German offshore wind tender awards subsidy-free project
Germany’s federal network agency has awarded 1.49 GW of offshore wind capacity under its inaugural offshore wind auction to four projects in the North Sea, with prices tendered “far below expectations”.
The announcement from the Bundesnetzagentur comes just days after the auction opened on April 1 and means almost the entirety of the 1.55 GW of capacity available was secured.
The successful projects comprised:
– Borkum Riffgrund West II (DONG Energy)
– He Dreiht (EnBW)
– Gode Wind 03 (DONG)
– Northern Energy OWP (DONG)
Notably, German utility EnBW will advance a subsidy-free project in what is one of the world’s first offshore wind farms to do so.
Securing capacity with a bid of 0.00 euro cents, EnBW’s 900 MW He Dreiht asset is scheduled to be commissioned in 2025 and is the largest single project to be awarded under the auction. EnBW said its bid took into account the construction date and subsequent “expected technological developments over the next few years”.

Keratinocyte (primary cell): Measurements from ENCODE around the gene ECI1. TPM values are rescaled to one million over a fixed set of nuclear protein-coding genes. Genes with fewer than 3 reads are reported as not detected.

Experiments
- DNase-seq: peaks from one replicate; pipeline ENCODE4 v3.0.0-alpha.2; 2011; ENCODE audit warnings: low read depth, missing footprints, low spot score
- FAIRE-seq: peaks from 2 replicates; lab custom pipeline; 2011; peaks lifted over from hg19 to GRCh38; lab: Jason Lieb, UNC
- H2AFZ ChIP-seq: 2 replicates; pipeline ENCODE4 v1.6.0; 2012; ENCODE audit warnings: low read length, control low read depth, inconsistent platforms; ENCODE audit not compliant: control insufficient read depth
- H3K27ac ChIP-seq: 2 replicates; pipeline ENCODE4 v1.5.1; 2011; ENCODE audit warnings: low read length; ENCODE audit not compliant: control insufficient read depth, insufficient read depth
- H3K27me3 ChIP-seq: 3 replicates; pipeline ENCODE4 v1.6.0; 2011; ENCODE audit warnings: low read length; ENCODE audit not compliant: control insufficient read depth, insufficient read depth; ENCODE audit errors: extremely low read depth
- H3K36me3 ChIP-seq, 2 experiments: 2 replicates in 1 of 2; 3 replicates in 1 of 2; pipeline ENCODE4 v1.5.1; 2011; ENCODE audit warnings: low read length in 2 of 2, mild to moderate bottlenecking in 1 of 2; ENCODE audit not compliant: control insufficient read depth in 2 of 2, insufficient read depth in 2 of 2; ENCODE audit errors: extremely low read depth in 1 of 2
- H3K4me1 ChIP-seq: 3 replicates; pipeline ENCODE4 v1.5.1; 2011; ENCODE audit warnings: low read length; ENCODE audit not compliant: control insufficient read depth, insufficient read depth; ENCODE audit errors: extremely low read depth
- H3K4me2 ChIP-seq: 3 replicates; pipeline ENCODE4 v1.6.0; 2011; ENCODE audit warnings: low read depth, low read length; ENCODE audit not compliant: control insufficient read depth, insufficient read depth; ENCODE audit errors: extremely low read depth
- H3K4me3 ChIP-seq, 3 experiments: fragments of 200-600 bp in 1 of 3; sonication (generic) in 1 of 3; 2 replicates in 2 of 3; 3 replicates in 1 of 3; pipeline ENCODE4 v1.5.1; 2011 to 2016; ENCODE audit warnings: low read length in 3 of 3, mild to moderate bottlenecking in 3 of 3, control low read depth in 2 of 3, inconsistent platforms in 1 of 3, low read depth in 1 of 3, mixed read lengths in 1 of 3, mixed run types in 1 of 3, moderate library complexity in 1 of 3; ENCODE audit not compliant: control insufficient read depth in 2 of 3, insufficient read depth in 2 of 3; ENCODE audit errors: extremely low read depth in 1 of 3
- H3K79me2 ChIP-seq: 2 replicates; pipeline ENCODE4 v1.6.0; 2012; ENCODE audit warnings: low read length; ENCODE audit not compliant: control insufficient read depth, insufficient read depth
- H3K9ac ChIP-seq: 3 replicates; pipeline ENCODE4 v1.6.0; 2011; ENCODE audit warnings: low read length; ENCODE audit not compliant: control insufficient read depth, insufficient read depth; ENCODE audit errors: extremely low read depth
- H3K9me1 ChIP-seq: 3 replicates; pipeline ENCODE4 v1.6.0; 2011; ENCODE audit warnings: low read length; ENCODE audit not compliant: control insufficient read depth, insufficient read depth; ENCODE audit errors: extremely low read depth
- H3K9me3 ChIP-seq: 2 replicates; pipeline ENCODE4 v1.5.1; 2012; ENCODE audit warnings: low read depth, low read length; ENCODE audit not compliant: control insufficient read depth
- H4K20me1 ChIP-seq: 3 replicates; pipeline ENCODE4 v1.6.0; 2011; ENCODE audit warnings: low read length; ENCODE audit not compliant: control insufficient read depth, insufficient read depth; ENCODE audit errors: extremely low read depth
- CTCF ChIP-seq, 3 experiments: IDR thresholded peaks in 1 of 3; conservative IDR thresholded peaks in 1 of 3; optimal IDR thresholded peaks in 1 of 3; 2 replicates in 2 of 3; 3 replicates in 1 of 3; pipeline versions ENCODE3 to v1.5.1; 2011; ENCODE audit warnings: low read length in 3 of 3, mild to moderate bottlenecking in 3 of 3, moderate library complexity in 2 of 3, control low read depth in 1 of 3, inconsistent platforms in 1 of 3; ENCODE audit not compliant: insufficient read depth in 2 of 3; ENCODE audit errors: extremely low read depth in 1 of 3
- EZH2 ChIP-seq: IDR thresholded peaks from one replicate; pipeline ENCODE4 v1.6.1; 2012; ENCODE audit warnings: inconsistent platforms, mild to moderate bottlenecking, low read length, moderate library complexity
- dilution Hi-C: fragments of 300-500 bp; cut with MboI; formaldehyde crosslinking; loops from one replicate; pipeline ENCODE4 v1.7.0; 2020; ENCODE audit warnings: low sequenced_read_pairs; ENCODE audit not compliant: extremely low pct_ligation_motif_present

“Our plans were based on comprehensive market analyses and intensive discussions with the supplier industry, which is working on numerous new technological developments and is fully focussed on achieving cost efficient solutions,” said Dirk Güsewell, EnBW manager responsible for the expansion of renewable energies.
“The assumptions regarding electricity prices that were used as the basis for our bid were thus set at a moderate level. The anticipated returns are considerably above our capital costs and thus remain attractive.”
The ceiling price for the tender had been set at 12 euro cents per kWh. The Bundesnetzagentur said the highest bid it received was six euro cents per kWh but did not divulge individual bids.
“The average weighted award price of 0.44 cents per kilowatt hour is far below expectations,” said Bundesnetzagentur president, Jochen Homann.
“This shows the auction has unlocked medium and long-term cost reduction potential, which will lead to a reduction in funding to an extent that had not been expected.”
The four successful projects are entitled not only to funding under Germany’s Renewable Energy Sources Act, but also to grid connection – financed through the network charges by the electricity consumers – and the possibility to operate the wind farms for 25 years.
Speaking to CEP before the tender, Norton Rose Fulbright of counsel, Felix Dinger, said he did not expect prices to dip as low as those seen in the Dutch and Danish tenders due to higher construction costs.
However, the highest bid in the German auction was lower than the 7.27 euro cents tendered by Dong to win the Borssele project in the Netherlands last year.
By Kate Thorburn at CLEAN ENERGY PIPELINE